Game Review: Mad Max

Despite being a couple of years old now and despite some physics abnormalities Mad Max has been one of the best video games I’ve played through in a long while.

Set in the post apocalyptic Australian outback that we’ve all come to love from the film franchise, the game Mad Max is set in a section of desert under the shadow of a huge oil refinery turned city called Gas Town. The map is huge ranges from a dried up sea bed with rotting carcasses of old oil tankers and fishing vessels to an old airport buried beneath sand dunes to the remains of towns and villages surrounding the mighty gas town; a grand city driven by the gluttony of expendable resource, be that the oil that is produced there or the city’s inhabitants.

Although the map is largely controlled by the army of Gas Town at the start of the game, each region is home to a tribe of misfits that become allies or enemies of Max. My personal favourites are the Buzzards; gas mask donning abhumans who hide in the desert waiting for their pray to pass their traps.

As with the film the vehicles are the stars of the show. Max’s famed Interceptor is stolen at the start of the game and you and a deformed, eccentric mechanic called Chumbucket go about building a new car, the best car to ever ride the wastes, the Magnum Opus. The Magnum Opus is hugely customisable. There is a number of bodies the vehicle can be based on and from there, there are a number of engine options, suspension and tyre upgrades, paint jobs and of course weapons and armour upgrades. There are a huge range of vehicles that the other factions use to wage war on each other and you. These can all be stolen and collected and range from twin engined hot rods to pick up trucks that drop mines, cars with flame throwers and bombs with wheels and an engine strapped to them.


Despite the size and sparsity of the map most of the combat is very up close and personal, in both the cars and on foot combat. The only weapon with substantial range is the sniper rifle, which is mostly used in long range duels between yourself and Scrotus’s “lead slingers” who snipe from towers dotted around the map or surrounding the various factions camps. It’s a bit of a disappointing weapon though. Wind can often be seen kicking up dust or moving flags and banners yet does not seem to have an effect on the trajectory of your bullets. From any range in any condition you just line the rifle up and pull the trigger. Whatever is exactly in your cross hairs will go down. Ammo is scarce for any of the guns though so maybe it would get annoying wasting shots due to the wind. It’s a small grievance either way.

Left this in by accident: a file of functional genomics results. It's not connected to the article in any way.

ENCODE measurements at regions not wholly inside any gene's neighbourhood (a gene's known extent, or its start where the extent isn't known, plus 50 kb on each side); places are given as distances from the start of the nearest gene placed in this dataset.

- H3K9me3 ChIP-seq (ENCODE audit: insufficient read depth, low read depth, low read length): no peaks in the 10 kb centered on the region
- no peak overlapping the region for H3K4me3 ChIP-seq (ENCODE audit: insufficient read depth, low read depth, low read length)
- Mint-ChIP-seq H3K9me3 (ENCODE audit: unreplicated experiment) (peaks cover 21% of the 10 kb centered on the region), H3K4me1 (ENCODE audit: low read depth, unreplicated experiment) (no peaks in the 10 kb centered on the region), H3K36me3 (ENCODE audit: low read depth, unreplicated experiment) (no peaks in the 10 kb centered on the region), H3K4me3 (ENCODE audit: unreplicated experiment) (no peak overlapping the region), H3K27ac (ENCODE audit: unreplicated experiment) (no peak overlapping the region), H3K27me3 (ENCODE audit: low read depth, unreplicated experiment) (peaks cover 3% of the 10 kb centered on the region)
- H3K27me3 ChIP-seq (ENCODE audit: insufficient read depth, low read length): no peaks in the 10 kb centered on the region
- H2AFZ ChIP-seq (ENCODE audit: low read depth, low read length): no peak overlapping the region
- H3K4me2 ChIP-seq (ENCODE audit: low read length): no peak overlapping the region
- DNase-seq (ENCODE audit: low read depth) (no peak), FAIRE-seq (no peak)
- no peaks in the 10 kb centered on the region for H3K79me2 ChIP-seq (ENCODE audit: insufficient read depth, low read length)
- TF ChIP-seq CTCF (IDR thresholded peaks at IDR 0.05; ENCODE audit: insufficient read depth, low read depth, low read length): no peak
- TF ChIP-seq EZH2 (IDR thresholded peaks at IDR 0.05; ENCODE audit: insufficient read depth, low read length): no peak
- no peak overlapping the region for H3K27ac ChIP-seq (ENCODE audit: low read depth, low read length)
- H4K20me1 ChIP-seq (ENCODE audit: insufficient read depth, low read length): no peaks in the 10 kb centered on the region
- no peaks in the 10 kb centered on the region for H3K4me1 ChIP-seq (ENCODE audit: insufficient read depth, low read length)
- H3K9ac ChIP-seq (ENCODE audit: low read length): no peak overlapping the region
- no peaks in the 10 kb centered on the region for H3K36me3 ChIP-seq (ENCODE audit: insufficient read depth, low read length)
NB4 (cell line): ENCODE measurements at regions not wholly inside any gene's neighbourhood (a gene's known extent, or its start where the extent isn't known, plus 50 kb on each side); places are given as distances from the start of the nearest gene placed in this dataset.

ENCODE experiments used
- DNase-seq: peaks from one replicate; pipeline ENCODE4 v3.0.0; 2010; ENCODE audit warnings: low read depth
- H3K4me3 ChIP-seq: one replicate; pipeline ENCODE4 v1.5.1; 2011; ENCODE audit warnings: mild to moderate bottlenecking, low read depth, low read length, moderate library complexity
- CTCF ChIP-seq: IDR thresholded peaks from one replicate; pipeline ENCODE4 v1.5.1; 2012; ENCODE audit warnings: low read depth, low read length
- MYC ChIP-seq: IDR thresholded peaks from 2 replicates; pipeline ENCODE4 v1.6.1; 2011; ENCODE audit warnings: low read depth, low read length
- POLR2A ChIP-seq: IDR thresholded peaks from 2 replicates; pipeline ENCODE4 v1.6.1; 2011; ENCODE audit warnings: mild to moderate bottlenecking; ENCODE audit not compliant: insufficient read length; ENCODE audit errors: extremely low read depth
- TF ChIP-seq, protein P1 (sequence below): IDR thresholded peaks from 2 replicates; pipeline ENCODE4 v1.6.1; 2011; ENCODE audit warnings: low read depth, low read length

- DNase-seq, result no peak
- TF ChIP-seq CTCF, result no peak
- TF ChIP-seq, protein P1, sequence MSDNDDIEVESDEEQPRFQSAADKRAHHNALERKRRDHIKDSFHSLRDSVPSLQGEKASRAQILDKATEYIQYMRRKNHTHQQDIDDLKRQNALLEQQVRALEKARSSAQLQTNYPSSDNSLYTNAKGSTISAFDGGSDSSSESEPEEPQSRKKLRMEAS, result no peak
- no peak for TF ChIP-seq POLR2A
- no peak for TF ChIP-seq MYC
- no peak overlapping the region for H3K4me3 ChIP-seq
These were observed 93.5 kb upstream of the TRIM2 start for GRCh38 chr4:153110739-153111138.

The rest of the combat is very up close and personal. Armoured vehicle slams into armoured vehicle, spikes crudely welded onto the sides of the car’s bodies and wheels slicing through steel and kicking up a fantastic display of sparks. A war boy leans from the passenger seat of his buggy ready to jump onto the Magnum Opus but Chumbucket fires a harpoon through the war boy’s chest and the Magnum Opus drags his corpse over the course sand. Explosive spears, or “thunder sticks” will be thrown from vehicle to vehicle sending a war machine cartwheeling, ablaze and shedding the metal of it’s body, into the dust at the side of the road. Behind a nitrous fuelled pick up truck with a cattle ram welded onto the front of it charges forward, pushing and spinning whatever stands before it into the rocks.

Once nothing is left of the vehicles but twisted, burning husks the combat really comes into its own. Person to person combat plays a lot like Assassins Creed Max will strike with the tap of square (if a PlayStation player) and if one holds that button down he will perform a heavy attack. Parrying the enemies attacks also plays a big part. Some enemies will often dodge Max’s attacks and the only way to break their guard is to counter their attack. This can be upgraded so Max can break his opponent’s bones with a satisfying crack. Once enough damage has been done Max will go into “Fury Mode”. In Fury Mode Max becomes extra strong and his attacks become heavier. Any enemies defeated will result in him getting a bit of a health boost too. One upgrade I highly recommend is the Fury Execution. In Fury Mode if Max knocks an opponent down he can break the assailant’s neck for a big health boost.

Health is a topic unto itself and has been done really well in the game. Max regenerates health by drinking from a water bottle. Water is quite scarce on the map though and health does not regenerate at all so you have to keep a very close eye on both Max’s health and how much water he is carrying.

If Max’s health does drop to low mid combat you can blast opponents from close range with his sawn-off shotgun. This is pretty much a one hit kill weapon especially in close quarters, but only use it when absolutely necessary because, as I mentioned above, ammo is few and far between.

I also mentioned Assassins Creed earlier. In that game sections of the map are revealed by climbing a tall structure and observing what is going on around you. In this game Max can go up in a hot air balloon and observe his surroundings with his binoculars revealing locations. As a WW1 geek this pleases me as the Germans would often use balloons as observation platforms. I did find it surprising that both games used such a similar mechanic despite coming from totally different studios.

All in all, I have to highly recommend it. I found myself lost in this world of sand, grime and violence. A lot of good fun with a story that suprises in places!

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